So, you've decided to make a significant change in your life and start exercising and eating healthier. Great! You also decided to go about it in a conscientious way and invest in a heart rate tracker to monitor your heart rate as you go.
You've seen those cool devices that people wear on their wrists when they workout and decide that would be a fun and hip way to keep track of your progress while getting in shape. However, what if the device you are now depending on for readings is in fact inaccurate?
In a recent study conducted at California State Polytechnic University, 43 people were outfitted with Fitbits and ECG sensors while participating in a 65-minute routine of moderate to high-intensity exercise. The results revealed that the PurePulse technology in the Fitbits had an "extremely weak correlation" in conjunction with the heart rate recorded by the ECGs.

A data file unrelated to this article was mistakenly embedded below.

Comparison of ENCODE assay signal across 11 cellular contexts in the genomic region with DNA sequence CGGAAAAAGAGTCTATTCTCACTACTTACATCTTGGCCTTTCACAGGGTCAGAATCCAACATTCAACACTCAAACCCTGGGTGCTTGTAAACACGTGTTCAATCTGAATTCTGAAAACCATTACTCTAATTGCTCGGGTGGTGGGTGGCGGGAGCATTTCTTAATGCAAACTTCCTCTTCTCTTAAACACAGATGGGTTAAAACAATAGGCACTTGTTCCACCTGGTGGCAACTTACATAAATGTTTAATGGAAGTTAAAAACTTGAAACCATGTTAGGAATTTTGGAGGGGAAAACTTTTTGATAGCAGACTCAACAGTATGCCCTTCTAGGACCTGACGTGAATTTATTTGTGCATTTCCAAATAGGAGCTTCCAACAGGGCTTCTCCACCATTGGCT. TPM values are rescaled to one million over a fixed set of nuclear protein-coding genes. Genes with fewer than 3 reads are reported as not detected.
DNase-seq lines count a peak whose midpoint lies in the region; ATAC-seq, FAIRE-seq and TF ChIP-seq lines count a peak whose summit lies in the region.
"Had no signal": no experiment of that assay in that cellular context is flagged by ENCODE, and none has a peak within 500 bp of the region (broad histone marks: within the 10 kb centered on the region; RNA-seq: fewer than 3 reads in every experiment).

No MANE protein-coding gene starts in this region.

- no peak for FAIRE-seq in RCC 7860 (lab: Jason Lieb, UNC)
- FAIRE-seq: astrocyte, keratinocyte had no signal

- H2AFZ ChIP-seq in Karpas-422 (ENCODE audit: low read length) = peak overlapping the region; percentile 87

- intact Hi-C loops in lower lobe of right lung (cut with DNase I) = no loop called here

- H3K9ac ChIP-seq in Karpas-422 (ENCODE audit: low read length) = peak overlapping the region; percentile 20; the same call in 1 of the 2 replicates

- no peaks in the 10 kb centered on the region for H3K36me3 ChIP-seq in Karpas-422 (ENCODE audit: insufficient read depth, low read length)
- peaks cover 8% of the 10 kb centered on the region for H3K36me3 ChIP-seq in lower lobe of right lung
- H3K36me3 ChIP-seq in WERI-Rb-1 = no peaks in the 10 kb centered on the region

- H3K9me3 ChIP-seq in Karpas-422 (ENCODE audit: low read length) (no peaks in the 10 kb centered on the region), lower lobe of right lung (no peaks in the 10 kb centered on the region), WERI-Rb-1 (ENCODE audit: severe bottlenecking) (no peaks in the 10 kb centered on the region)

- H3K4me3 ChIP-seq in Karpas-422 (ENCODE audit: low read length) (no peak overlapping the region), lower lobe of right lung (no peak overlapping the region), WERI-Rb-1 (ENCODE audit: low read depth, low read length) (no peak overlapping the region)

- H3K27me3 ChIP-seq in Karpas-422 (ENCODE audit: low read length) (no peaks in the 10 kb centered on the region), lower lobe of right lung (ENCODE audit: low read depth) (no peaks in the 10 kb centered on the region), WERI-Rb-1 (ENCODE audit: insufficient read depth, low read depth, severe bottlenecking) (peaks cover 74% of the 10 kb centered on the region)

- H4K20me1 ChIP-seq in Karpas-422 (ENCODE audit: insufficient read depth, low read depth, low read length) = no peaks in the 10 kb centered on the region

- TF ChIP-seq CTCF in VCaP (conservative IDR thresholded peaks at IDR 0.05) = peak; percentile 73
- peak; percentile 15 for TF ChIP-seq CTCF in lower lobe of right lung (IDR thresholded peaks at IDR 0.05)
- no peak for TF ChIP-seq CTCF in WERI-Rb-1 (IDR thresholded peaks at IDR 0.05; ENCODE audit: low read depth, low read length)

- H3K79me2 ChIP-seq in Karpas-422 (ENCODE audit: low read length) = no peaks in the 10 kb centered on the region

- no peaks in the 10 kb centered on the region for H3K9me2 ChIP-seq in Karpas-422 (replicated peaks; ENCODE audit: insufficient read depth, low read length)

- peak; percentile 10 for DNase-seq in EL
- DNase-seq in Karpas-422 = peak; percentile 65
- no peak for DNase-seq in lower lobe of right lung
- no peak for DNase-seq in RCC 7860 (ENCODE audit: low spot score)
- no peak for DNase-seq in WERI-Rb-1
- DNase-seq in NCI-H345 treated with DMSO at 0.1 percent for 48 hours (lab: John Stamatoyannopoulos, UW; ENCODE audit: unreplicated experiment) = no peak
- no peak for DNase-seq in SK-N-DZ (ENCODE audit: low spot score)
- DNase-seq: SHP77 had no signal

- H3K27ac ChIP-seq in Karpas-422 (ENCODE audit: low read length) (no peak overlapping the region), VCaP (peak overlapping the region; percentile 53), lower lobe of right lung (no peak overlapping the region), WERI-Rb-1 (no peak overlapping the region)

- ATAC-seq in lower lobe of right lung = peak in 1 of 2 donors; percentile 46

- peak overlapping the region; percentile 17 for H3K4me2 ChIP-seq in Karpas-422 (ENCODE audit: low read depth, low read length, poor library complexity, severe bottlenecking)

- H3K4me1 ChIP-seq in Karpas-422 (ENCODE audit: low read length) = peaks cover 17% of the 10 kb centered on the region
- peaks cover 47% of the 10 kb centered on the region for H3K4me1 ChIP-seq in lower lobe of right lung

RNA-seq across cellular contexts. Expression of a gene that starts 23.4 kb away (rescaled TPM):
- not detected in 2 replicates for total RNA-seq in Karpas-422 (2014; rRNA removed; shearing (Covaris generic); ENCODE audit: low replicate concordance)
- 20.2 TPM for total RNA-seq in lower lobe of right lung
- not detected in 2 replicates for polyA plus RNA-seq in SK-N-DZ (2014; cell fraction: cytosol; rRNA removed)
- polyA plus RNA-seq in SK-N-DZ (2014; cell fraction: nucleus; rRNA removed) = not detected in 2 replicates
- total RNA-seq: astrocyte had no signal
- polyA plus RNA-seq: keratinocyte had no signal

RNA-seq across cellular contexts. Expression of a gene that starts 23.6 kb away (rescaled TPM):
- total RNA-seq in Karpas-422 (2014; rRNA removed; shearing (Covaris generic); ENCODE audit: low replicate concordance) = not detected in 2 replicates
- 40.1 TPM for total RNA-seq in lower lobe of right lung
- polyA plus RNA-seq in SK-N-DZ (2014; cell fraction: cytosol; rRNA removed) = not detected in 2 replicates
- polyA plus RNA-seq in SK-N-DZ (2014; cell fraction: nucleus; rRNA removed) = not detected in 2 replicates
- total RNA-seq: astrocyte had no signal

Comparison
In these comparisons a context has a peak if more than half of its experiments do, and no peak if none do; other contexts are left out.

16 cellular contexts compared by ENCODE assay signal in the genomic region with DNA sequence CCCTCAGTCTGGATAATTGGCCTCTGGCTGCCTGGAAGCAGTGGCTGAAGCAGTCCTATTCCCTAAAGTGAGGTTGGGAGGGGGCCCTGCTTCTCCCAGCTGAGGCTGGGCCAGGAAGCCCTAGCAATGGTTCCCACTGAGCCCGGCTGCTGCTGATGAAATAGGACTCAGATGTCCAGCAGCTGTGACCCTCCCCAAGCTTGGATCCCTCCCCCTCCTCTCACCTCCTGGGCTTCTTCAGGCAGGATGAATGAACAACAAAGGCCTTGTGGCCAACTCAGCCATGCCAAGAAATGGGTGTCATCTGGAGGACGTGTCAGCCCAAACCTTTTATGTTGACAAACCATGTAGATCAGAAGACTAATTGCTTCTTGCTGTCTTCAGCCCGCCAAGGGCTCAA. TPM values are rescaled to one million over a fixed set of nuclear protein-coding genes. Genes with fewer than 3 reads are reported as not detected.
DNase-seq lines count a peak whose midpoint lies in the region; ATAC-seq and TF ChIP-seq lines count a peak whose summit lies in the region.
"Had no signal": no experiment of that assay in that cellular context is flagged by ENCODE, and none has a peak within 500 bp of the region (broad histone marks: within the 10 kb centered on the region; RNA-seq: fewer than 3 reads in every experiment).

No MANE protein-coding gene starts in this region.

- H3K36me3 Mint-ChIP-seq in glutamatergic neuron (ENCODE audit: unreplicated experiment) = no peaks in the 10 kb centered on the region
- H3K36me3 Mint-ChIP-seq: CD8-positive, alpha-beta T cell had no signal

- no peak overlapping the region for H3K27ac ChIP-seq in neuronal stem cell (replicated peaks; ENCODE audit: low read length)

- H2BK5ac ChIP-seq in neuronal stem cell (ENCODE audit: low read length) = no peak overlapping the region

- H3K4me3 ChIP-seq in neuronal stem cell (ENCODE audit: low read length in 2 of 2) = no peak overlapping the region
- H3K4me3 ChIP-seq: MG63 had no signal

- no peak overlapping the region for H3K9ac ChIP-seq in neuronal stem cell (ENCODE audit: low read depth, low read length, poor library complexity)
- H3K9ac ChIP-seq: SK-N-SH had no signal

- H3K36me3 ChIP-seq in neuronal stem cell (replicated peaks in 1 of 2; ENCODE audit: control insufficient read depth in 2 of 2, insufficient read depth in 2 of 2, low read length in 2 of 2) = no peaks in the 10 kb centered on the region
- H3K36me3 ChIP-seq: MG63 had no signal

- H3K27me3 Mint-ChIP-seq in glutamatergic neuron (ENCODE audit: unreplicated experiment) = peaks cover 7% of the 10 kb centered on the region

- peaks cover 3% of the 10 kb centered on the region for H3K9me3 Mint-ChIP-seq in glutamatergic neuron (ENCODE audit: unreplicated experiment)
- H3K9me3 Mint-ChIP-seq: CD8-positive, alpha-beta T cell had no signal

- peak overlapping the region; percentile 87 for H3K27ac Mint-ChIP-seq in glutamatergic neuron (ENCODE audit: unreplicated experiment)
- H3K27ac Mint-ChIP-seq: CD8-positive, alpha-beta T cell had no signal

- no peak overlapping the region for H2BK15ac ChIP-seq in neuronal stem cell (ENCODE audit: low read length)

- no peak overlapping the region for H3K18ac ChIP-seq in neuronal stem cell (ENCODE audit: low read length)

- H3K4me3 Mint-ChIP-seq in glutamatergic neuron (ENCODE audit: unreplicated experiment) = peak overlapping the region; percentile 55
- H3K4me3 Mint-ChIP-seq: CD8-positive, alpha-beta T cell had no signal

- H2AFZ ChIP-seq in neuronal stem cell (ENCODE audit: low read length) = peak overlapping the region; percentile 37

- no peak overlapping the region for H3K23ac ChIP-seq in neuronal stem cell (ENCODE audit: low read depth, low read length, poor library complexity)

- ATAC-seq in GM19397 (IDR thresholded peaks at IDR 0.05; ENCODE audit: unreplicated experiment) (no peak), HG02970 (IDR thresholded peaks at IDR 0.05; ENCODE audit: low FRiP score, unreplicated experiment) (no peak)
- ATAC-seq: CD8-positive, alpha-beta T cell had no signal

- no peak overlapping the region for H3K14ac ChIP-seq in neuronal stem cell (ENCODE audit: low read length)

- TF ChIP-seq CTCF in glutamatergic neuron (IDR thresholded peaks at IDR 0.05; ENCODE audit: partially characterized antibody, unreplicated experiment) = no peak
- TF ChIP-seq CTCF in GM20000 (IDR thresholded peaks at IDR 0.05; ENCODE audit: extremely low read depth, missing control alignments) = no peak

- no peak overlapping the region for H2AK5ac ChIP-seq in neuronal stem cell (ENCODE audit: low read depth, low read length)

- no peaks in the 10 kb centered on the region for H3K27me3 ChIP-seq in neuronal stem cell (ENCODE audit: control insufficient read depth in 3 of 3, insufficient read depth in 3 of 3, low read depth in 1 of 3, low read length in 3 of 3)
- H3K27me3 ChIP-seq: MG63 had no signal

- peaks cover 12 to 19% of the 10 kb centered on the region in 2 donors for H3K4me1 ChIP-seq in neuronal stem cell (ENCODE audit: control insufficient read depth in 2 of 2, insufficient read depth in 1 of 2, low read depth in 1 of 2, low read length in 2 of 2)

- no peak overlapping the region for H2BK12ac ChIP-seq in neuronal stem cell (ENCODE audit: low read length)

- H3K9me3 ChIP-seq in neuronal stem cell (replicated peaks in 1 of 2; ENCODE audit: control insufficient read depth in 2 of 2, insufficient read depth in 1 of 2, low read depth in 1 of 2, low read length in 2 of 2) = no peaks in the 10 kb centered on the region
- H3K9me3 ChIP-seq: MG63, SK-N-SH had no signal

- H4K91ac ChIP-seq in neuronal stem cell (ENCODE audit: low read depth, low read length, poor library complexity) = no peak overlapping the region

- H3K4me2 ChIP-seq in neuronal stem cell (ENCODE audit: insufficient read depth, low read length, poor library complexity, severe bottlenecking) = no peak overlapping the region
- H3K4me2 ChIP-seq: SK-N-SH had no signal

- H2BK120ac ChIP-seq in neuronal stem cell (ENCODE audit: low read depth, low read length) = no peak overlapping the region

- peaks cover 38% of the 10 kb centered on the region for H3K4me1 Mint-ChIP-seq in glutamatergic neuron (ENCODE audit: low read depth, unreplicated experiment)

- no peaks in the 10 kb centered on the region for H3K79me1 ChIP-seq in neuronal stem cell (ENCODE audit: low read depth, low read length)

The researchers also discovered that Fitbit measurements were up to 20 beats per minute off during exercise. In some cases, Fitbits placed on both wrists of the same individual recorded different rates, some even recorded heart rates as low as zero.
According to Fitbit, the lawyer-funded study "lacks scientific rigor and is the product of flawed methodology." They also argued that the ECGs used in the study were consumer-grade, not clinical.
Assistant professor of clinical exercise physiology at Ball State University, Alex Montoye, who conducted his own research on Fitbits, told CNN they are pretty good at giving a "ballpark estimate of activity levels, but these are difficult elements to measure perfectly." Montoye added the Fitbit is not a medical instrument nor does it claim to be, which is why the company uses terminology like "track" instead of "measure" in their marketing materials and never guarantees 100 percent accuracy.
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